Saturday, December 29, 2012

Goalscape - Friendly Goal Mapping You Love

Knowing what’s important to you is the first step to getting or keeping what you love. Successfully achieving important things requires prioritization, constant attention, and a multitude of baby steps.

How can you see the big picture, the small steps, and what’s most important at any time? You need a map or tool.

I have tried many tools. Yet, I have found none better than Goalscape.

Goalscape lets me:
  • Map out and identify the big important things
  • See how important each goal is with respect to the other
  • Get a clue as to where I am spending my time
  • Feed the explorer in me and enjoy the whole process of goal exploration

First impressions are important and Goalscape gave me a wonderful first impression. The application is professional and one can tell that user experience is paramount to its design. In other words, I liked it from the start!

After admiring how nice the user interface looked, I saw a detailed goal / subgoal “Get Started” screen which is designed to help one “Get started with Goalscape.” The amount of detail took me aback for about two seconds.

However, a nice tooltip popped up which shared with me that I could either explore this “Get Started” Goalscape screen or create a new Goalscape. So, I created one.

I created “Financial Security” as my main goal, and a couple sub-goals. Quickly, I  realized that “Financial Security” is not the only important thing in life. So, I created a new Goalscape with “Improve Well-Being” as my topmost goal.  From there I added those 3 subgoals most important to me now; “Health”, “Financial Security”, and a third one.

As opposed to some web-only solutions I have used, working with this application felt wonderful! I can use shortcut keys to my heart’s content such as Undo. As an explorer, one of my favorite features is Undo. So, I can boldly try things out and then Undo as I wish!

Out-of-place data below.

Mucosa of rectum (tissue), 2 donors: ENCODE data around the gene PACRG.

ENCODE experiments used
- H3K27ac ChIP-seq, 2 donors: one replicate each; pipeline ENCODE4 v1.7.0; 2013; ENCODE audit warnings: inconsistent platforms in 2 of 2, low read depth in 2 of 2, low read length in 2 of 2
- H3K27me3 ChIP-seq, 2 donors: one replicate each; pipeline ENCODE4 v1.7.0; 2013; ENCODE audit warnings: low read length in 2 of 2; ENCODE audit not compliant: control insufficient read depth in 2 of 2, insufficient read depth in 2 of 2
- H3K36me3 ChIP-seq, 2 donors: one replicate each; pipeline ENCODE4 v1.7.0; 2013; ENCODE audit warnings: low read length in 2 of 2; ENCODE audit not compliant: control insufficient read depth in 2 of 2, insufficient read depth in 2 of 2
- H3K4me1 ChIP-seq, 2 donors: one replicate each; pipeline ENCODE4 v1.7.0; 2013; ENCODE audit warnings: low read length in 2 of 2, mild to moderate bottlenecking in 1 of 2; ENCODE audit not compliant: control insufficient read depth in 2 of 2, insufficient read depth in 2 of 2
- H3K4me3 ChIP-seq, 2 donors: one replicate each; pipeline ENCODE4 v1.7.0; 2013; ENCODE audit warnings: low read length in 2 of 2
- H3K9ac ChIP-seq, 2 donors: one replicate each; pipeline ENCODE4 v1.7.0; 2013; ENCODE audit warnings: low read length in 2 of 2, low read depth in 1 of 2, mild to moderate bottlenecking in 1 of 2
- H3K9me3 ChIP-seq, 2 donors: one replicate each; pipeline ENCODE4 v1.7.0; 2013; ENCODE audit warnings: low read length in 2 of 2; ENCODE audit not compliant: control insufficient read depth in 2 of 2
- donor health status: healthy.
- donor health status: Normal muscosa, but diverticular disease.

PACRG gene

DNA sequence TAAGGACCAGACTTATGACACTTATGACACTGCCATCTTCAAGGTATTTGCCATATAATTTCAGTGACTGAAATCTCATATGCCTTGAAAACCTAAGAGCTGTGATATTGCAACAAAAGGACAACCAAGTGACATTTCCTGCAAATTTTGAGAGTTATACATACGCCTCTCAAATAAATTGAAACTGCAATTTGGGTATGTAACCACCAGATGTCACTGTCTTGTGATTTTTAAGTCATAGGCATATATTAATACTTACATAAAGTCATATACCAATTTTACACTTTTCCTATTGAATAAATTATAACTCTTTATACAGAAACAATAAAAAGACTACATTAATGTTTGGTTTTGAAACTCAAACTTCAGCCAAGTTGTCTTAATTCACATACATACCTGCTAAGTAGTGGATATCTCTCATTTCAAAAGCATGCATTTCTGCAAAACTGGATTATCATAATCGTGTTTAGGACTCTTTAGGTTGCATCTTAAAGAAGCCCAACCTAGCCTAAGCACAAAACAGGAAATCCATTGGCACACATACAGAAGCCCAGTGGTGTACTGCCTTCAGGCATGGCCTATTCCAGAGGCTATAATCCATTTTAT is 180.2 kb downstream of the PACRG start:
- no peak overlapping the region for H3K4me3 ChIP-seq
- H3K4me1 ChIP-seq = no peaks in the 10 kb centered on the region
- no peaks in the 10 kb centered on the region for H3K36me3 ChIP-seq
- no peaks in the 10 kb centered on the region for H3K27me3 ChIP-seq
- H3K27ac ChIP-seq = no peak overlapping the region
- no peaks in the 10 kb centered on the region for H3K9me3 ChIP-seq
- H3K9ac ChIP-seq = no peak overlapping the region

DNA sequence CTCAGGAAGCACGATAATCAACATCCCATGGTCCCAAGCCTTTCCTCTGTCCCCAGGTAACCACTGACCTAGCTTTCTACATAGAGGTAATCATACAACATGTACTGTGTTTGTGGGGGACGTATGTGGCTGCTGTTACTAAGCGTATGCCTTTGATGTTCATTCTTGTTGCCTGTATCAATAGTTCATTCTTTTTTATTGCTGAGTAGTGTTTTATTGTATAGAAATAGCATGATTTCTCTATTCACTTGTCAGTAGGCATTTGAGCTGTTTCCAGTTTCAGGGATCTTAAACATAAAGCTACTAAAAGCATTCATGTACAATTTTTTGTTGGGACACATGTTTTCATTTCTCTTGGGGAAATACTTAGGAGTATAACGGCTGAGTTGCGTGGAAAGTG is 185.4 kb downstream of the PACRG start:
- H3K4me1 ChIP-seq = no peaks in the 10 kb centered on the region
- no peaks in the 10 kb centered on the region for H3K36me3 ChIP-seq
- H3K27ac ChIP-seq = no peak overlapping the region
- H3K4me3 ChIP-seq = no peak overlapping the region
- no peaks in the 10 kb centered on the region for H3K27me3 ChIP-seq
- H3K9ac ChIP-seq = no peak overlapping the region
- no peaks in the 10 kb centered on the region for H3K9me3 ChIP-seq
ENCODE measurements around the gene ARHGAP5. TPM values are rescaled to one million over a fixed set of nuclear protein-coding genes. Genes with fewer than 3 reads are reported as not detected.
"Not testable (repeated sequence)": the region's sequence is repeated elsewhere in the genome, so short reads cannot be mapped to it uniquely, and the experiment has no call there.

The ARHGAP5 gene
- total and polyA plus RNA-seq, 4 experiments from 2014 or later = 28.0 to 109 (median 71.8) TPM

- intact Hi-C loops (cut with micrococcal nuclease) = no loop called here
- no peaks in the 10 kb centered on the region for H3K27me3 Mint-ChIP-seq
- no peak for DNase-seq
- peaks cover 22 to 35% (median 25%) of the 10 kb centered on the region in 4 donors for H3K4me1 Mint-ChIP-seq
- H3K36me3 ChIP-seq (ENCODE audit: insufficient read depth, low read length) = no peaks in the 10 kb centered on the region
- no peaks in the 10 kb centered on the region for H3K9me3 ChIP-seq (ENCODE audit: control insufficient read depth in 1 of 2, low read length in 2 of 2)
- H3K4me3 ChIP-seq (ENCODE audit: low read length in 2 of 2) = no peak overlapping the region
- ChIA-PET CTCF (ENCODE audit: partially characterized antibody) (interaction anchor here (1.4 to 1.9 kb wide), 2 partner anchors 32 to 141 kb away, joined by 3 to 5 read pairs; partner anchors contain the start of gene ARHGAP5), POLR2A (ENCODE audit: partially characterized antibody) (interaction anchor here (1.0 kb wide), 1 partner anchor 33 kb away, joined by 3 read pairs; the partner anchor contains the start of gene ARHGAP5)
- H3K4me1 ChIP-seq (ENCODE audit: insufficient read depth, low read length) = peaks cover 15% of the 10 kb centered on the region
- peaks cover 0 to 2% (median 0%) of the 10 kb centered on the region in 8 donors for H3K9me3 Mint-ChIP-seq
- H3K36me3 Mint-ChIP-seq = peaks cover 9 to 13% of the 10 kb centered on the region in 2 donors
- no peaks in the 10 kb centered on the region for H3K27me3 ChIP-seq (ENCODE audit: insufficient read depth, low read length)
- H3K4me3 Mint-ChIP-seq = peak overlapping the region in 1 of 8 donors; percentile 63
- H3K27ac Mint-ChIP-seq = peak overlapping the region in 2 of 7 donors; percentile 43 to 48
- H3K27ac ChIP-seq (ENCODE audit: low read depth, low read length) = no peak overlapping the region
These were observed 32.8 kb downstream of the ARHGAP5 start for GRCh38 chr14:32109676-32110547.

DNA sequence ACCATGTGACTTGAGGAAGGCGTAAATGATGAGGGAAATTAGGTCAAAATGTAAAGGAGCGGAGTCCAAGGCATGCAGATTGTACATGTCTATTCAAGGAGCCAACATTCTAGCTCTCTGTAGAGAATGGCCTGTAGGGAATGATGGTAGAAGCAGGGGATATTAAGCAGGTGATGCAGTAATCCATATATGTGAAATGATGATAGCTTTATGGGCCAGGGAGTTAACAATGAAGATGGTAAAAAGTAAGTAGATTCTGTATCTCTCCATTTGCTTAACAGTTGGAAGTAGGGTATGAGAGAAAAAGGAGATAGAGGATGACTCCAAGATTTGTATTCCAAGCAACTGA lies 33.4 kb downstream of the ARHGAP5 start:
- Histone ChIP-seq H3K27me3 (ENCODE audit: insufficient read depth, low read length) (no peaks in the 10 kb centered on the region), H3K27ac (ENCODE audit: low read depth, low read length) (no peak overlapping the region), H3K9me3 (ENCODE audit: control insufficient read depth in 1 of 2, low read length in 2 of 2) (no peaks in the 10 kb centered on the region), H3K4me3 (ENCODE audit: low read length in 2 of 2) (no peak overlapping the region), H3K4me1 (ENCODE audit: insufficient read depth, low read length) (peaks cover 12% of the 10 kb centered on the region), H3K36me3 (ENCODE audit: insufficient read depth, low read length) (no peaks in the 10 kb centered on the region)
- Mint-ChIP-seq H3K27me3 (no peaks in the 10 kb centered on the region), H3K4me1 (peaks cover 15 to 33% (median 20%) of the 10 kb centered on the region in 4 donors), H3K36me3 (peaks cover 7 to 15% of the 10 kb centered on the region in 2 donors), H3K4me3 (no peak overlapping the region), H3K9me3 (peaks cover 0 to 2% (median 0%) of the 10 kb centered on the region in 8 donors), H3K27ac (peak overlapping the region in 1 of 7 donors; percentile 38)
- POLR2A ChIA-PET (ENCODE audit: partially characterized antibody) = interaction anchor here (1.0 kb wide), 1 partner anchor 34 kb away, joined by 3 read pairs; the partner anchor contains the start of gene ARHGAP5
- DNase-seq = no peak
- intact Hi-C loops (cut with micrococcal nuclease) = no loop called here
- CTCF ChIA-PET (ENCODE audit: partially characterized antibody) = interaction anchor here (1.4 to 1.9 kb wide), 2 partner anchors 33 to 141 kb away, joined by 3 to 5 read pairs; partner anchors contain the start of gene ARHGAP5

For fun, I right clicked and marked the “Financial Security” goal as complete by choosing “Complete progress” from the popup menu. It immediately shades in the subgoal and the parent goal (one higher up) is partially shaded as well to signify part of the goal is complete. This is a very satisfying and fun effect! I liked it so much that I showed my son who played with it too.

At this point, I need food. So, I close up Goalscape, save off the goal I was creating, and checkout how big the file. Size of the file matters for me since I want to save it on the cloud which has limited space. My Goalscape file is only needed 879 bytes. That’s less than 1 KB! No problem there.

After eating, I decided to get serious and fill out my subgoals with subgoals. Once I created goals within goals within goals, I saw the need for using the vertical gray stick at the top. It helps one visually collapse goals or expand them as needed.

While demo-ing the application to a family member, I was able to quickly understand, show, and adjust the “Importance” of a goal. The app has all I need.

Collapsed Goals And Colors
Subgoal Health

I was able to do all of these things without looking at the help documentation. Out of curiosity, I looked it over though. I start casually checking out the Help menu. It has a feature called Infopoints. If you click on one, you get helpful videos and instructions. Nice!

To top it all off, I can see they truly support their customers. They say, “We answer most queries straight away and always respond within 24 hours.” I rarely see such great support in anything I use.

To sum up, Goalscape is both user friendly and yet a power tool when you need it. The company is dedicated to their users. I sense this goal map product is part of a bigger mission of helping people help themselves. In other words, they have only good intentions.

I enjoyed using Goalscape, have made it part of my daily routine, and I invite you to do the same!

Monday, September 3, 2012

Method Callers in Xcode 4.4

I love that I can see the callers of a method in Xcode!

From the Find and Search Additions section of the New Features in Xcode 4.4 documentation, it says:

"...function is accessed from the Show Related Items menu, or by using the Assistant editor and selecting Callers or Callees in the jump bar pop-up menu..."

So how does one easily popup the Show Related Items menu? Press Control-1 aka ^1 and you will see "Callers(x)" where x = the number of methods calling the method.

There is also the comprehensive Xcode Keyboard Shortcuts and Gestures documentation which covers multi-touch gestures and other shortcuts.

Enjoy this feature while you explore your code!